On its prospects, KKB said the group had weathered a tough 1H 2017, but saw a positive sign of recovery towards the 2H 2017. It will maintain its effort on cost management, product quality and operational efficiency to further improve its operating results, amid the threat of adverse effect from the volatility of raw material steel prices and foreign exchange rates on its performance.
KKB gained 4.5 sen or 5.33% to 89 sen today with a total of 843,100 shares traded.
KUALA LUMPUR: The ringgit has seen significant developments since November last year when it was one of the most volatile currencies, but now it has not only strengthened but has greatly stabilised, said Bank Negara Malaysia (BNM) governor Tan Sri Muhammad Ibrahim.
“The implied volatility has declined from a peak of 9.7% to about 3.7% currently,” he said in his opening remarks at the Financial Markets Association of Malaysia’s annual dinner last Friday.
He said the influence of offshore market activities and its damaging spillovers to the ringgit exchange rate had subsided, consistent with the significant decline in transaction volume in the non-deliverable forward market.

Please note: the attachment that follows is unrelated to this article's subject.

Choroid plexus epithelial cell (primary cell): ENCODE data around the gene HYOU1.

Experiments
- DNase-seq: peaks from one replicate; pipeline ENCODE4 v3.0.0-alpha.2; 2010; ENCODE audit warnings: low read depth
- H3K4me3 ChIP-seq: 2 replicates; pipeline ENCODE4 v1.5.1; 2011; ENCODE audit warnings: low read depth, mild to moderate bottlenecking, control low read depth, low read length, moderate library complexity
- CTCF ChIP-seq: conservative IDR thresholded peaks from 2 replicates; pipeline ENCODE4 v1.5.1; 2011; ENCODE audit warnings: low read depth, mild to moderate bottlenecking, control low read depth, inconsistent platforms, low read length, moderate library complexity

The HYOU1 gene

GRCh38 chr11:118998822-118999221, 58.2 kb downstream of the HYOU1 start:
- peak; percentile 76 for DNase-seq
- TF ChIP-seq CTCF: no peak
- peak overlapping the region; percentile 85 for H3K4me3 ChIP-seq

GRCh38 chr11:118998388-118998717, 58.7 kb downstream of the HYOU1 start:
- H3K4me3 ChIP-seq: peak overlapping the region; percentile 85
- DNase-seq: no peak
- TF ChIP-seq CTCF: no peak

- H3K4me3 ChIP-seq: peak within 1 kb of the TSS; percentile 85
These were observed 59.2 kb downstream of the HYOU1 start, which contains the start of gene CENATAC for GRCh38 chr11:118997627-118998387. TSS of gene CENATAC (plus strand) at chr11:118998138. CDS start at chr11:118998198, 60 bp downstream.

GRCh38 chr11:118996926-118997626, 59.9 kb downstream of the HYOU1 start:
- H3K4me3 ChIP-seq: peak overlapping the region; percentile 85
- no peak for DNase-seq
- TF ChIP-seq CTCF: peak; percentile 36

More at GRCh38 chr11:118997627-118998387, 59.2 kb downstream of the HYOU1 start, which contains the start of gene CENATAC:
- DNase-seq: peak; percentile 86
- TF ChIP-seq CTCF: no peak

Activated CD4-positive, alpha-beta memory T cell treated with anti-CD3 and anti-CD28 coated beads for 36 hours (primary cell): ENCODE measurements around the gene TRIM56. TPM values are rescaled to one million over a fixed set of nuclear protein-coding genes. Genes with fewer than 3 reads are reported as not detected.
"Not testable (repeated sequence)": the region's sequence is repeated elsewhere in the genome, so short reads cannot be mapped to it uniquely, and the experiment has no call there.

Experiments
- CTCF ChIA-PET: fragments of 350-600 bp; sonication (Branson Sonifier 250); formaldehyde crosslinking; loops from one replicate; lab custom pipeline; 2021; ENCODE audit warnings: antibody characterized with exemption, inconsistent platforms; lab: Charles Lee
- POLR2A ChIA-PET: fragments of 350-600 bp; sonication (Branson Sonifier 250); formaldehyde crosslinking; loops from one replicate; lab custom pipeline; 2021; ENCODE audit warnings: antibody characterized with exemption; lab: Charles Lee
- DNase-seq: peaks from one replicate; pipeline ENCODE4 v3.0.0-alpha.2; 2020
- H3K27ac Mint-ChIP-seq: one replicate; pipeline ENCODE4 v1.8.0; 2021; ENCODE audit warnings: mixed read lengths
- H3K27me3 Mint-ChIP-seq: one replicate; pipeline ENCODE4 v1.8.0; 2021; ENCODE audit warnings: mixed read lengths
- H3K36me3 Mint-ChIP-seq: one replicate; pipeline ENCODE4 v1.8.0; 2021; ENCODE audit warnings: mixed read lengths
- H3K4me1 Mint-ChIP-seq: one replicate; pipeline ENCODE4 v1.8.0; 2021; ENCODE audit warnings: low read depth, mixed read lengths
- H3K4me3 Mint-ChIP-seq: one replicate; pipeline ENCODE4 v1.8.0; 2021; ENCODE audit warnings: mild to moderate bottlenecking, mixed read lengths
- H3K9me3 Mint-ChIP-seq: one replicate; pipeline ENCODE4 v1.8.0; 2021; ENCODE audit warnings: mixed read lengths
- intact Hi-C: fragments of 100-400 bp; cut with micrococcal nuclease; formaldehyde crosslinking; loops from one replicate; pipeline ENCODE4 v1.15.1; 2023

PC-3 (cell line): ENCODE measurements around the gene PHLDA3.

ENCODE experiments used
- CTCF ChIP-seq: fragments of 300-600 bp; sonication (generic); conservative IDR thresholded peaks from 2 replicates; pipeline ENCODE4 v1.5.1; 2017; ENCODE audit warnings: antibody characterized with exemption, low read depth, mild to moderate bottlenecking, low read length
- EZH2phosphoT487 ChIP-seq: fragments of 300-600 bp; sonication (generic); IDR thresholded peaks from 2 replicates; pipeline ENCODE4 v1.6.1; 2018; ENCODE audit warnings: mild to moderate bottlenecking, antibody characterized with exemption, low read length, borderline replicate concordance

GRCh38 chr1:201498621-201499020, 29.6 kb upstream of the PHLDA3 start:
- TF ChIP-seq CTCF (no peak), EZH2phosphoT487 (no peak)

“On the other hand, foreign exchange transaction volume in the onshore market has been sustained with improving transaction costs, facilitating business transactions for all market participants,” he said.
Muhammad said the ringgit did, to some extent, reflect Malaysia’s economic fundamentals, and the fact that its recent recovery coincided with strong domestic data releases suggested that.
“Nevertheless, in a global financial market that is driven by short-term developments, the ringgit exchange rate can veer in unexpected directions and reach levels that are far from reflecting economic realities,” he said.